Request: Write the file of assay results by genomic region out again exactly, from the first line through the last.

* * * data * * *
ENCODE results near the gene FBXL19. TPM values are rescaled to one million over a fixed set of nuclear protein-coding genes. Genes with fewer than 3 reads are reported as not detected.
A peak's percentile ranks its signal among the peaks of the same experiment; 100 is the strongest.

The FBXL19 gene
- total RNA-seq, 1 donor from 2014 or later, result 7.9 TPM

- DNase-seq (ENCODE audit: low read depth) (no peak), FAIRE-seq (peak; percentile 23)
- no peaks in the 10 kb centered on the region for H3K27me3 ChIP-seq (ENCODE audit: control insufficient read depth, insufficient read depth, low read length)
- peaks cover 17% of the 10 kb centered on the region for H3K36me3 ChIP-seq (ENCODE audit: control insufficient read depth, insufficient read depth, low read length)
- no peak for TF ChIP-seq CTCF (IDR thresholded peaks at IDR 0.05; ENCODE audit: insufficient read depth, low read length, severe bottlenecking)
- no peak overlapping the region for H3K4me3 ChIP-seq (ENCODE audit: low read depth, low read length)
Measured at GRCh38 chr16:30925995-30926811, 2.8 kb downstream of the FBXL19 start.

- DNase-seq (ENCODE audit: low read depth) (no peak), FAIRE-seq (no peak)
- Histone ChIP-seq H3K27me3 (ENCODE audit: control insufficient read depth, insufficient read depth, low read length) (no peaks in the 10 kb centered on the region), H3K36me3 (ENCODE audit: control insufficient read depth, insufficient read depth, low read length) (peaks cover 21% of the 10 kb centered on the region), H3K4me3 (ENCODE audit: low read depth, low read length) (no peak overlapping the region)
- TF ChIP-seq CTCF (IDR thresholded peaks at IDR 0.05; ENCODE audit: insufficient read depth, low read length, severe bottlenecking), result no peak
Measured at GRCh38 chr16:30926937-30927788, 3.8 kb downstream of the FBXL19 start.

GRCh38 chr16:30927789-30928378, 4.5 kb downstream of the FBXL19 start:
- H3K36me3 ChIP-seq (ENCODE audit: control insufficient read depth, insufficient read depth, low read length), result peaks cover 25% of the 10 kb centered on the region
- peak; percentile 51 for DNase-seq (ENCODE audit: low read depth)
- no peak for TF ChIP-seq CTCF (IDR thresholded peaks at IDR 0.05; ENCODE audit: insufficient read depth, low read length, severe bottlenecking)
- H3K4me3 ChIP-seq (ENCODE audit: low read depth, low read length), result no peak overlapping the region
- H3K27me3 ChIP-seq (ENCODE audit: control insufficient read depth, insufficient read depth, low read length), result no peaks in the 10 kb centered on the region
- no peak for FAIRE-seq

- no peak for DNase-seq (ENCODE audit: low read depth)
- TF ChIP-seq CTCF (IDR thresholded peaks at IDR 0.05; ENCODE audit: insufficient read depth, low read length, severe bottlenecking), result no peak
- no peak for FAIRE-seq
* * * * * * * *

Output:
ENCODE results near the gene FBXL19. TPM values are rescaled to one million over a fixed set of nuclear protein-coding genes. Genes with fewer than 3 reads are reported as not detected.
A peak's percentile ranks its signal among the peaks of the same experiment; 100 is the strongest.

The FBXL19 gene
- total RNA-seq, 1 donor from 2014 or later, result 7.9 TPM

- DNase-seq (ENCODE audit: low read depth) (no peak), FAIRE-seq (peak; percentile 23)
- no peaks in the 10 kb centered on the region for H3K27me3 ChIP-seq (ENCODE audit: control insufficient read depth, insufficient read depth, low read length)
- peaks cover 17% of the 10 kb centered on the region for H3K36me3 ChIP-seq (ENCODE audit: control insufficient read depth, insufficient read depth, low read length)
- no peak for TF ChIP-seq CTCF (IDR thresholded peaks at IDR 0.05; ENCODE audit: insufficient read depth, low read length, severe bottlenecking)
- no peak overlapping the region for H3K4me3 ChIP-seq (ENCODE audit: low read depth, low read length)
Measured at GRCh38 chr16:30925995-30926811, 2.8 kb downstream of the FBXL19 start.

- DNase-seq (ENCODE audit: low read depth) (no peak), FAIRE-seq (no peak)
- Histone ChIP-seq H3K27me3 (ENCODE audit: control insufficient read depth, insufficient read depth, low read length) (no peaks in the 10 kb centered on the region), H3K36me3 (ENCODE audit: control insufficient read depth, insufficient read depth, low read length) (peaks cover 21% of the 10 kb centered on the region), H3K4me3 (ENCODE audit: low read depth, low read length) (no peak overlapping the region)
- TF ChIP-seq CTCF (IDR thresholded peaks at IDR 0.05; ENCODE audit: insufficient read depth, low read length, severe bottlenecking), result no peak
Measured at GRCh38 chr16:30926937-30927788, 3.8 kb downstream of the FBXL19 start.

GRCh38 chr16:30927789-30928378, 4.5 kb downstream of the FBXL19 start:
- H3K36me3 ChIP-seq (ENCODE audit: control insufficient read depth, insufficient read depth, low read length), result peaks cover 25% of the 10 kb centered on the region
- peak; percentile 51 for DNase-seq (ENCODE audit: low read depth)
- no peak for TF ChIP-seq CTCF (IDR thresholded peaks at IDR 0.05; ENCODE audit: insufficient read depth, low read length, severe bottlenecking)
- H3K4me3 ChIP-seq (ENCODE audit: low read depth, low read length), result no peak overlapping the region
- H3K27me3 ChIP-seq (ENCODE audit: control insufficient read depth, insufficient read depth, low read length), result no peaks in the 10 kb centered on the region
- no peak for FAIRE-seq

- no peak for DNase-seq (ENCODE audit: low read depth)
- TF ChIP-seq CTCF (IDR thresholded peaks at IDR 0.05; ENCODE audit: insufficient read depth, low read length, severe bottlenecking), result no peak
- no peak for FAIRE-seq